Plus Power closes US$219m financing for Hawaii’s biggest battery project so far

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Rendering of how the 185 MW / 565 MWh Kapolei Energy Storage project will look. Image: Plus Power

US$219 million of financing has been secured by developer Plus Power for the 185MW / 565MWh Kapolei Energy Storage (KES) project in O’ahu, Hawaii. 

Plus Power said earlier this week that it had closed the credit facility comprising US$188 million in non-recourse construction debt and US$31 million in letters of credit, through financing led by Mizuho Securities USA and KeyBank. 

Silicon Valley Bank and CoBank also joined in the facility for the standalone battery energy storage system (BESS) project, on which construction began in August. It is scheduled to go into operation during 2022.  

A power purchase agreement (PPA) was signed for KES with utility Hawaiian Electric in late 2020. The facility will enable the retirement of Hawaii’s last remaining coal power plant, the 180MW AES Hawaii Power Plant. 

Plus Power’s contract award was made following a competitive solicitation round in which Hawaiian Electric also handed contracts to 15 other projects, including solar-plus-storage and standalone energy storage

Kapolei Energy Storage is the largest energy storage project selected by the utility in a procurement round to date. It will provide capacity and allow the utility to store energy generated at off-peak times and times of abundant renewable energy generation, shifting it to be used when demand peaks.

The BESS will also be used to deliver 50MW of fast frequency response services to the local grid and support Hawaiian Electric by providing virtual inertia and blackstart capabilities to maintain grid stability and enable offline power plants and other infrastructure to be brought back online quickly.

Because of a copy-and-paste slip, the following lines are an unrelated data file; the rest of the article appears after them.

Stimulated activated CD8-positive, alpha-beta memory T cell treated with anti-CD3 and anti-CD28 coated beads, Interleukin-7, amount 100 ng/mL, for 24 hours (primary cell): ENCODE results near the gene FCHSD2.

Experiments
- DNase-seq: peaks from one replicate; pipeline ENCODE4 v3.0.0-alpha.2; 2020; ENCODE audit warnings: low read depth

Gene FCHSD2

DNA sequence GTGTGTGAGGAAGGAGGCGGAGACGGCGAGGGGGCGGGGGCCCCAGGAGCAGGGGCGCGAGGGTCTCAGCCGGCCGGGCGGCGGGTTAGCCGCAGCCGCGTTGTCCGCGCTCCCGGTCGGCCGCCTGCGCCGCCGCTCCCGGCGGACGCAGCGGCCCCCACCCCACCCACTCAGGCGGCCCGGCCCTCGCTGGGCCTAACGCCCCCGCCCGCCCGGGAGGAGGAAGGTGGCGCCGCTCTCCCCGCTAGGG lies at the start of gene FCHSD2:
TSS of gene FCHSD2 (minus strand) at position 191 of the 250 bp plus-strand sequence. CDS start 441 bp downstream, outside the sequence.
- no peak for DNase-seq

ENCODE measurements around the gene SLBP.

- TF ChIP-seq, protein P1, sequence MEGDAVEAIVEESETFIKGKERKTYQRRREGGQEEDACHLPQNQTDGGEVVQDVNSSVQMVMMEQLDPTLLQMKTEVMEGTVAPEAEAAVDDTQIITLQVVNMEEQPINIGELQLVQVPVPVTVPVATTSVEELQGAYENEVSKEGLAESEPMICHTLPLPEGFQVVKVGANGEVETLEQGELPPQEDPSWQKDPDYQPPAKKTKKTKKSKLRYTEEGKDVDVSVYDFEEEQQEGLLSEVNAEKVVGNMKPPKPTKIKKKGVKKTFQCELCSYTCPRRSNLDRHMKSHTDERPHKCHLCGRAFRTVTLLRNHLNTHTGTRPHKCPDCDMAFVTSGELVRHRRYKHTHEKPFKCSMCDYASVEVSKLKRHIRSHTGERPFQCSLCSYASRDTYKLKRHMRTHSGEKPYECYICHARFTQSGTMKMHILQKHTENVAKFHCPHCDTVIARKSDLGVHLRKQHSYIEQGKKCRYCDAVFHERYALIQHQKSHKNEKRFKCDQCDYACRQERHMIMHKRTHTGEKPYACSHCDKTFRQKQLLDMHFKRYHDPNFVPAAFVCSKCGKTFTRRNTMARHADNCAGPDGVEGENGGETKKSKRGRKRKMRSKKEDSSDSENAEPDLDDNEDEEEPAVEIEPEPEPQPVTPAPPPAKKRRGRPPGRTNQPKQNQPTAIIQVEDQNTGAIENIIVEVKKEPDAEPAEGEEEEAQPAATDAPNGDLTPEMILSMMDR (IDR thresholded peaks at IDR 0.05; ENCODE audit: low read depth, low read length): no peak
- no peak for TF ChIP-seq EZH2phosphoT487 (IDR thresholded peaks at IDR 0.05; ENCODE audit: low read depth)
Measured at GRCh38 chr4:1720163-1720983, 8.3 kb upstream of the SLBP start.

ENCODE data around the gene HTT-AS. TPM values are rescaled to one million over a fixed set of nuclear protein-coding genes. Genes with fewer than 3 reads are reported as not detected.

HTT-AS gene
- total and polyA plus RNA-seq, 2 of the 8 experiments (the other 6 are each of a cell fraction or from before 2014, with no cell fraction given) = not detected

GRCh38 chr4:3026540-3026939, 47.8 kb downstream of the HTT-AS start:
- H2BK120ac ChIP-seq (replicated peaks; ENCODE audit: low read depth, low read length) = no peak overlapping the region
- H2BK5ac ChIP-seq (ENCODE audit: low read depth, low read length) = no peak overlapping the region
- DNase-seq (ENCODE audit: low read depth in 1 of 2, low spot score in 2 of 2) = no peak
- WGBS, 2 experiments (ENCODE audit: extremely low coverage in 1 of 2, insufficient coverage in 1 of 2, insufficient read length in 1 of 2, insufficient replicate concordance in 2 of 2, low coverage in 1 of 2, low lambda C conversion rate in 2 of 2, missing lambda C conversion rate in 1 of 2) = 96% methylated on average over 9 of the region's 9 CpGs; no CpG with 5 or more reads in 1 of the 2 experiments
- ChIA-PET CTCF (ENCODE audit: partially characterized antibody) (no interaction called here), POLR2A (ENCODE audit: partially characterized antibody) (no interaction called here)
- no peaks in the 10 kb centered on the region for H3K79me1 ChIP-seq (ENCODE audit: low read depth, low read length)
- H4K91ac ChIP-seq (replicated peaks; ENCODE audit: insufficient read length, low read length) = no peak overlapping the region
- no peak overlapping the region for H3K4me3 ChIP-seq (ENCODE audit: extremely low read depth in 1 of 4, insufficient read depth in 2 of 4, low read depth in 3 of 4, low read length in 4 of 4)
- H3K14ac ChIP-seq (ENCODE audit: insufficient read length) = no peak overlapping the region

There had been some challenges in the project’s development, as although the regulatory Hawaiian Public Utilities Commission (PUC) had approved the September 2020 PPA, it retained some concerns that the batteries could be charged using fossil fuel energy with the project set to come online before sufficient renewable capacity buildout. 

However after negotiations, an agreement was reached and PUC gave its approval. 

“This landmark financing highlights Plus Power’s ability to execute on projects that deliver energy, capacity and grid services for our customers and attract capital from top tier financiers like Mizuho and KeyBank,” Plus Power’s general manager Brandon Keefe said. 

Plus Power focuses on standalone battery storage project development and has other large-scale projects in development around the US including proposed facilities in Maine (175MW / 350MWh), Massachusetts (150MW / 300MWh) and Georgia (150MW / 600MWh) that it hopes it can bring online by the end of 2024. 

“Very rapid growth in standalone battery storage projects will be needed to transition the grid to 100% renewable energy,” Keefe said.

“Should standalone energy storage become eligible for the federal production tax credit, matching access by hybrid energy storage, we will be able to expedite gigawatts of Plus Power projects to support wholesale markets.”

The success Plus Power is having so far is in contrast to the recent abandonment by ENGIE North America of a solar-plus-storage project on Hawaii Island that it was awarded a contract for by Hawaiian Electric in the same procurement round. 

ENGIE North America cited elevated interconnection costs, as well as issues with supply chain, production and tariffs and trade disputes that are affecting the global solar PV industry as reasons for ditching the project and 25-year PPA

Meanwhile, Hawaiian Electric said in a draft Request for Proposals (RfP) for a renewable energy procurement for Hawaii Island that it wants all solar PV project bids in the forthcoming round to include energy storage

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